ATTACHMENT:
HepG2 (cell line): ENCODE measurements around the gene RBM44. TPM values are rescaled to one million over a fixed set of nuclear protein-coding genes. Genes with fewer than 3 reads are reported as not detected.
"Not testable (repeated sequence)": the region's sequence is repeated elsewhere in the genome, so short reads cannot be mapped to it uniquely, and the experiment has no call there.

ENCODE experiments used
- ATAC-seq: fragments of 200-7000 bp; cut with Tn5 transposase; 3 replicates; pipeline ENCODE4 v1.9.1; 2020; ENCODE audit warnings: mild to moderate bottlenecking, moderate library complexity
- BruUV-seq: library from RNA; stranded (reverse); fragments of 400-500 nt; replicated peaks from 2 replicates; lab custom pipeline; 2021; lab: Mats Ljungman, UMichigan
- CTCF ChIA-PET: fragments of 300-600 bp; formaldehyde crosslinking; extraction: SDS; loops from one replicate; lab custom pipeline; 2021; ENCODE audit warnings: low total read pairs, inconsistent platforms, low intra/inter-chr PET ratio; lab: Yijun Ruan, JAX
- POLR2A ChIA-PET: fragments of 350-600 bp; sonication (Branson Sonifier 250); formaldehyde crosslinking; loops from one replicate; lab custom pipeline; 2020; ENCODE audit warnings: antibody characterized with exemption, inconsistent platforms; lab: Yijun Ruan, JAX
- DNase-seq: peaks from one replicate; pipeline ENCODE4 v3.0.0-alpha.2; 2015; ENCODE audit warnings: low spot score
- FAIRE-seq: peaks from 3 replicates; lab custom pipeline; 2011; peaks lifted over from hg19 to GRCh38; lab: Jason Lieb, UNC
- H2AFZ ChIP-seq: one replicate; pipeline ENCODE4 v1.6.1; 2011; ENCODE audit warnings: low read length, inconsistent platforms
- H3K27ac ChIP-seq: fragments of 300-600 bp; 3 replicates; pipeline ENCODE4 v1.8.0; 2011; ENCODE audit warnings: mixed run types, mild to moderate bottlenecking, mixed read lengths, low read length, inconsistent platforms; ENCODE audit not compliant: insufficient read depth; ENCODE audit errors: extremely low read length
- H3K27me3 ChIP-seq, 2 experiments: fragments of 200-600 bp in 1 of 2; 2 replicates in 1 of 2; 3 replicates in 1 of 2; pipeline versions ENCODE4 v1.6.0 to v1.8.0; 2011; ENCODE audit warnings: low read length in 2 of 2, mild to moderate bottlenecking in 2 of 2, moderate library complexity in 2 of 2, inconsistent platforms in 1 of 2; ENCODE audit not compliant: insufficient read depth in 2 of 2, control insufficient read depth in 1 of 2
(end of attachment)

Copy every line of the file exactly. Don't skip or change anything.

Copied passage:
HepG2 (cell line): ENCODE measurements around the gene RBM44. TPM values are rescaled to one million over a fixed set of nuclear protein-coding genes. Genes with fewer than 3 reads are reported as not detected.
"Not testable (repeated sequence)": the region's sequence is repeated elsewhere in the genome, so short reads cannot be mapped to it uniquely, and the experiment has no call there.

ENCODE experiments used
- ATAC-seq: fragments of 200-7000 bp; cut with Tn5 transposase; 3 replicates; pipeline ENCODE4 v1.9.1; 2020; ENCODE audit warnings: mild to moderate bottlenecking, moderate library complexity
- BruUV-seq: library from RNA; stranded (reverse); fragments of 400-500 nt; replicated peaks from 2 replicates; lab custom pipeline; 2021; lab: Mats Ljungman, UMichigan
- CTCF ChIA-PET: fragments of 300-600 bp; formaldehyde crosslinking; extraction: SDS; loops from one replicate; lab custom pipeline; 2021; ENCODE audit warnings: low total read pairs, inconsistent platforms, low intra/inter-chr PET ratio; lab: Yijun Ruan, JAX
- POLR2A ChIA-PET: fragments of 350-600 bp; sonication (Branson Sonifier 250); formaldehyde crosslinking; loops from one replicate; lab custom pipeline; 2020; ENCODE audit warnings: antibody characterized with exemption, inconsistent platforms; lab: Yijun Ruan, JAX
- DNase-seq: peaks from one replicate; pipeline ENCODE4 v3.0.0-alpha.2; 2015; ENCODE audit warnings: low spot score
- FAIRE-seq: peaks from 3 replicates; lab custom pipeline; 2011; peaks lifted over from hg19 to GRCh38; lab: Jason Lieb, UNC
- H2AFZ ChIP-seq: one replicate; pipeline ENCODE4 v1.6.1; 2011; ENCODE audit warnings: low read length, inconsistent platforms
- H3K27ac ChIP-seq: fragments of 300-600 bp; 3 replicates; pipeline ENCODE4 v1.8.0; 2011; ENCODE audit warnings: mixed run types, mild to moderate bottlenecking, mixed read lengths, low read length, inconsistent platforms; ENCODE audit not compliant: insufficient read depth; ENCODE audit errors: extremely low read length
- H3K27me3 ChIP-seq, 2 experiments: fragments of 200-600 bp in 1 of 2; 2 replicates in 1 of 2; 3 replicates in 1 of 2; pipeline versions ENCODE4 v1.6.0 to v1.8.0; 2011; ENCODE audit warnings: low read length in 2 of 2, mild to moderate bottlenecking in 2 of 2, moderate library complexity in 2 of 2, inconsistent platforms in 1 of 2; ENCODE audit not compliant: insufficient read depth in 2 of 2, control insufficient read depth in 1 of 2